The term “genius” hadn’t always been synonymous to a talented person. The 14th-century definition of genius was more along the lines of a spirit that guides one through life — much like a genie, it was something distinctly separate from the individual (see: Aladdin). Famous Classical sources of artistic inspiration were also exterior to the so-called artist, such as the fountains of Hippocrene, Pireine and Aganippe. These fountains were divine: they were considered sacred to the Muses, formed by Pegasus striking his foot into the ground. Inspiration was endowed upon humans; it was divine, beyond humanity. This meant that genius was inhuman, channelled through individuals, but, ultimately, never belonging to them. The weight of their creative power did not lie at their feet.
Genius was inhuman, channelled through individuals, but, ultimately, never belonging to them. The weight of their creative power did not lie at their feet.
Ours may be a secular society but I don’t think it’s so incredulous to believe that something transcendent is at play when we witness creative genius in action. In fact, many masterpieces are a product of some sort of transcendence from human experience. Nolan’s Inception, Dalí’s The Persistence of Memory and Stephen King’s Misery are all products of dreams, not to mention the entirety of the Surrealist movement. Further, artists as a demographic are more likely to experience a psychological sensation known as “the flow state”. In this state, the individual is so fully immersed in an activity that their experience of time is warped — they enter a mode of experience radically different to the average person’s. In great art, there always seems to be a commingling between the human experience and the Beyond.
However, if there was ever a group of individuals to have lofty ideas of their own work, it was the Romantics. The Romantics dismantled this idea of genius. Now, its origins were not found in the beyond, in another spirit, in a divine entity, but rather from within. Shelley once said of the poet’s role in society: “They measure the circumference and sound the depths of human nature with a comprehensive and all-penetrating spirit,” — quite the expectation of the poet. Creative genius was rendered back unto the artist. The poet ceased to be a writer: the poet was now an oracle for humanity who could somehow distil the human experience into however many stanzas.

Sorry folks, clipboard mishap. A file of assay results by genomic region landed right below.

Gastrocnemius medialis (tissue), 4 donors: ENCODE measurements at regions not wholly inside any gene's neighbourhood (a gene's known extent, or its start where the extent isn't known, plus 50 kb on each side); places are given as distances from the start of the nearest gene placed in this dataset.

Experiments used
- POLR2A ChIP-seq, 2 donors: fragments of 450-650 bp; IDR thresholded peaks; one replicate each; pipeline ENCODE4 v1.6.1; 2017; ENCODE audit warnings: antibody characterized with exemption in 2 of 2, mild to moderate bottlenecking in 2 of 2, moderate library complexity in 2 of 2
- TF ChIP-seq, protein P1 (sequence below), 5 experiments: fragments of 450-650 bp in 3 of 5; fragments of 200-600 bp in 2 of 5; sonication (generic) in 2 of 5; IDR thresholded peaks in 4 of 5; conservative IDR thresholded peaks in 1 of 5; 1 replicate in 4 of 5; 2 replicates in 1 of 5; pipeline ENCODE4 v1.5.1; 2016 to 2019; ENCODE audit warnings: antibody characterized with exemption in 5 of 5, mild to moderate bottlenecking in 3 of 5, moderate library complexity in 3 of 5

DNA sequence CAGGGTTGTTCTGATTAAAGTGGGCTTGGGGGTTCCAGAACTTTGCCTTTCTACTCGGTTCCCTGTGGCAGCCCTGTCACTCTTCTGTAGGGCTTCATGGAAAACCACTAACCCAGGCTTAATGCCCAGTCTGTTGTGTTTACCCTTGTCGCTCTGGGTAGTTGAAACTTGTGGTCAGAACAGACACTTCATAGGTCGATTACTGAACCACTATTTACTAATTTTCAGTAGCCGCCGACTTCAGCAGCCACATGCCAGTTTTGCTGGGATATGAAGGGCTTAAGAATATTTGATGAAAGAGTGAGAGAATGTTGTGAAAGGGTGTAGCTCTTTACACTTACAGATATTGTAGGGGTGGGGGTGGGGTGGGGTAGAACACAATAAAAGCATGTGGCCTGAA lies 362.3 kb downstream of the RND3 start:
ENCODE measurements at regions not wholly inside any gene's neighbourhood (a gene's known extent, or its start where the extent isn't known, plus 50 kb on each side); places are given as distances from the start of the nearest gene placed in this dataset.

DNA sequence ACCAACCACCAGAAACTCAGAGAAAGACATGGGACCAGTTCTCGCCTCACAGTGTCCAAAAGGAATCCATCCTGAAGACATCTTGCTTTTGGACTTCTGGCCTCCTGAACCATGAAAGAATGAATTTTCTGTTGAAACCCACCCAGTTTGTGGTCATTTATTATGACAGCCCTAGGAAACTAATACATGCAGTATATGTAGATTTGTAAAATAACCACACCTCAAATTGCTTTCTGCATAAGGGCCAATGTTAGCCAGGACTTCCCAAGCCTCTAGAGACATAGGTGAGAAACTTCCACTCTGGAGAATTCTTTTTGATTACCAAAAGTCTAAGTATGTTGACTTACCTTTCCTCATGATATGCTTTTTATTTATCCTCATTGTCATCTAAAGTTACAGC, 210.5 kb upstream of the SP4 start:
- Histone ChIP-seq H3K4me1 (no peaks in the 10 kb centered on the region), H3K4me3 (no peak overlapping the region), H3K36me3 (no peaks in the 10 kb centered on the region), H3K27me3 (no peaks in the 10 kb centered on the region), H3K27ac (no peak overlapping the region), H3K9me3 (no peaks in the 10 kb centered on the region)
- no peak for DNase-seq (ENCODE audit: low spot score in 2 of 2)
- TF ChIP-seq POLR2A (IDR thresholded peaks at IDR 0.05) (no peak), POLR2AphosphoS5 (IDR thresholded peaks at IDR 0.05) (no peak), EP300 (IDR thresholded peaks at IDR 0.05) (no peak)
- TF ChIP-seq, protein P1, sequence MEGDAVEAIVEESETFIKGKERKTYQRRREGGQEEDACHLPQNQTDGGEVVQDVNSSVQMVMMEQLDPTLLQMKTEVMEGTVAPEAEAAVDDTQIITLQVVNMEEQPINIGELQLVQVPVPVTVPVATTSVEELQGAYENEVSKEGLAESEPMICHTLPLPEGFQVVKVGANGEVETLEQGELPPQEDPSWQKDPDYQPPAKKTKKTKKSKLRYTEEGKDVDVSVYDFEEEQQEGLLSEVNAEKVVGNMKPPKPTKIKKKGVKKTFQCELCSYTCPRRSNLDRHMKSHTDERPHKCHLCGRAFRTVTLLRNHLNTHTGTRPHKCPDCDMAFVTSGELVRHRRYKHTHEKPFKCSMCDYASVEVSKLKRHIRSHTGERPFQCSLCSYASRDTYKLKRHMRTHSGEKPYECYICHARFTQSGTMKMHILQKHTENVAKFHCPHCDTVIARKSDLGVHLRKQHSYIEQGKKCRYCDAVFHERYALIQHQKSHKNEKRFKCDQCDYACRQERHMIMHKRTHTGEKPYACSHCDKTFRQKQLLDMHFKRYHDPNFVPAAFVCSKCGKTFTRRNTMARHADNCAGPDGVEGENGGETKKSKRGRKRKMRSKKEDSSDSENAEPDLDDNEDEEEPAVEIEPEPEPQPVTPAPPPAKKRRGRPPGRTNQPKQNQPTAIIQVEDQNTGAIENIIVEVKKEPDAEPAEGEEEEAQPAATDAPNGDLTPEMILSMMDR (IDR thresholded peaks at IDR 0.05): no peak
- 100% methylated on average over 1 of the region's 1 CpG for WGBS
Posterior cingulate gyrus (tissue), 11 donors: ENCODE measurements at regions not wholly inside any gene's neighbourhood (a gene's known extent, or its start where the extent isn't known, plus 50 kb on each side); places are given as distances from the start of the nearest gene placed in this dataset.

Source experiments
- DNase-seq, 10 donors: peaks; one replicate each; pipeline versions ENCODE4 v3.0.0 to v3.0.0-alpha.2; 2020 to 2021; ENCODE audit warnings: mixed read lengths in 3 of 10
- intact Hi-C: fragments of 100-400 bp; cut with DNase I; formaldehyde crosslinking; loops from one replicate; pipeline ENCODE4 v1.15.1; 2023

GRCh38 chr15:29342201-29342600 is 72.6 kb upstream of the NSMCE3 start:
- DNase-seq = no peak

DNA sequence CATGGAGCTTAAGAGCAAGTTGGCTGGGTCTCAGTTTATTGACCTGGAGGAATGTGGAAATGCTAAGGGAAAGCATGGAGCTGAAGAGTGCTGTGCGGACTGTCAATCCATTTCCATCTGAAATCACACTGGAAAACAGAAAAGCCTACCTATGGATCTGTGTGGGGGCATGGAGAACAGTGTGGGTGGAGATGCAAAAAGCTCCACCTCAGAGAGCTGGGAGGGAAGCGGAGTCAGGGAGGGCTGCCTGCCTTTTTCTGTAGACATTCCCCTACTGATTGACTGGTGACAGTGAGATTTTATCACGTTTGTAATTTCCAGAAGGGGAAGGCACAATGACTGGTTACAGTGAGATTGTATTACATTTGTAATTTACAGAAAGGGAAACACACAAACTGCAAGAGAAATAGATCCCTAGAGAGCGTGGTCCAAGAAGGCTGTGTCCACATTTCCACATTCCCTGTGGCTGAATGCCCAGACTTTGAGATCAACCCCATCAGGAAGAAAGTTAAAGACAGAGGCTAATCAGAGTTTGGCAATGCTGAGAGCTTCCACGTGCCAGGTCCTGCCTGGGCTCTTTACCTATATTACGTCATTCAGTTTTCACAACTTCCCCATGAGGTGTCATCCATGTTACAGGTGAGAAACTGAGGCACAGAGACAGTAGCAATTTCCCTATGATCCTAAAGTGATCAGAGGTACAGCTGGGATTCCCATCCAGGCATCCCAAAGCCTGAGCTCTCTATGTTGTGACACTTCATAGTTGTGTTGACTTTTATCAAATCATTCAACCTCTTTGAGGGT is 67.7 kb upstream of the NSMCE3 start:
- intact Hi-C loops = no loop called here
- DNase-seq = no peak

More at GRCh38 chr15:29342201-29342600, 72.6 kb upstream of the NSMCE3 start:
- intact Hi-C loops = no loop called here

Now, creative genius is not the only genius that exists. But why are scientific geniuses far less prone to the romanticisation of their misery, their lives, and their deaths? It could be down to how we venerate artists as saints in the Church of Pop Culture. But I do believe it speaks to a special relationship that we as human beings have with the arts. Creative genius is exceptional because it affects us so profoundly: it can give us goosebumps, make us cry, take us back to better days, or give us hope that they will soon come. I don’t know, maybe mathematicians feel this way with a problem sheet — it’s really not for me to say. However, there is an innateness and a primitivity that comes of creative genius. It appears to us as unintelligible and imperceptible. It can seem radically new to us. Innovations in science, as exceptional as they are, can be explained. They use previous innovations to create new ones, you can prove it: we can see the working-out, as it were.
There is a newfound desire, even necessity, to create art from the artist’s lived experience.
By diminishing the gap between art and artist, an artist’s creations become akin to their progeny. An attack on their art is a personal attack. And there is a newfound desire, even necessity, to create art from the artist’s lived experience. And because of the corrosive and visceral effects of negative emotion and experience, artists are liable to ruminate in this state. I suppose what I’m trying to say is that genies make great friends, and not-so-great flatmates.
So, to those lucky enough to be creative geniuses: maybe it’s time to relinquish your ownership of your art, an amicable separation if you will. Your art is just as authentic and just as real at an arm’s distance. Let your genie in for a cuppa, just don’t let it stay the night. You don’t have to tear yourself apart for creation’s sake; a criticism of your work is not a criticism of you. Treat your work with irony, with levity and see where it gets you. Create art for the artist’s sake.